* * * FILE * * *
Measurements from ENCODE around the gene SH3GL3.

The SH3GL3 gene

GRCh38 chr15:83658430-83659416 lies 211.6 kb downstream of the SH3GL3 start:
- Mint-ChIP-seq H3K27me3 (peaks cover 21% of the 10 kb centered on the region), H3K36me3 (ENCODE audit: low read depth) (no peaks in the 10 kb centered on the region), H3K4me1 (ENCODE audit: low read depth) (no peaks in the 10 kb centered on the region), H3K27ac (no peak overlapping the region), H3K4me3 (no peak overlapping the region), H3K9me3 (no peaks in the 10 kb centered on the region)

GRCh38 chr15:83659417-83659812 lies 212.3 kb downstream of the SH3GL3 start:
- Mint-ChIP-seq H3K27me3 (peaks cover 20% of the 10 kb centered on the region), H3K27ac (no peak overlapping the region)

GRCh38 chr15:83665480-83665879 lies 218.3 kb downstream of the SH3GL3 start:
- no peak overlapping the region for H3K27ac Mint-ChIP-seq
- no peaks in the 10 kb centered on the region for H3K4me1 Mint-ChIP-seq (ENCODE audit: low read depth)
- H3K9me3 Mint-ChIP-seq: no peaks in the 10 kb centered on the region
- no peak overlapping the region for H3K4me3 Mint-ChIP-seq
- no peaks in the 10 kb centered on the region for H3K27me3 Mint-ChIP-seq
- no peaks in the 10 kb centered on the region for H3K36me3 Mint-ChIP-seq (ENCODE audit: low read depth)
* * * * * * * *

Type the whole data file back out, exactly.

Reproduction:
Measurements from ENCODE around the gene SH3GL3.

The SH3GL3 gene

GRCh38 chr15:83658430-83659416 lies 211.6 kb downstream of the SH3GL3 start:
- Mint-ChIP-seq H3K27me3 (peaks cover 21% of the 10 kb centered on the region), H3K36me3 (ENCODE audit: low read depth) (no peaks in the 10 kb centered on the region), H3K4me1 (ENCODE audit: low read depth) (no peaks in the 10 kb centered on the region), H3K27ac (no peak overlapping the region), H3K4me3 (no peak overlapping the region), H3K9me3 (no peaks in the 10 kb centered on the region)

GRCh38 chr15:83659417-83659812 lies 212.3 kb downstream of the SH3GL3 start:
- Mint-ChIP-seq H3K27me3 (peaks cover 20% of the 10 kb centered on the region), H3K27ac (no peak overlapping the region)

GRCh38 chr15:83665480-83665879 lies 218.3 kb downstream of the SH3GL3 start:
- no peak overlapping the region for H3K27ac Mint-ChIP-seq
- no peaks in the 10 kb centered on the region for H3K4me1 Mint-ChIP-seq (ENCODE audit: low read depth)
- H3K9me3 Mint-ChIP-seq: no peaks in the 10 kb centered on the region
- no peak overlapping the region for H3K4me3 Mint-ChIP-seq
- no peaks in the 10 kb centered on the region for H3K27me3 Mint-ChIP-seq
- no peaks in the 10 kb centered on the region for H3K36me3 Mint-ChIP-seq (ENCODE audit: low read depth)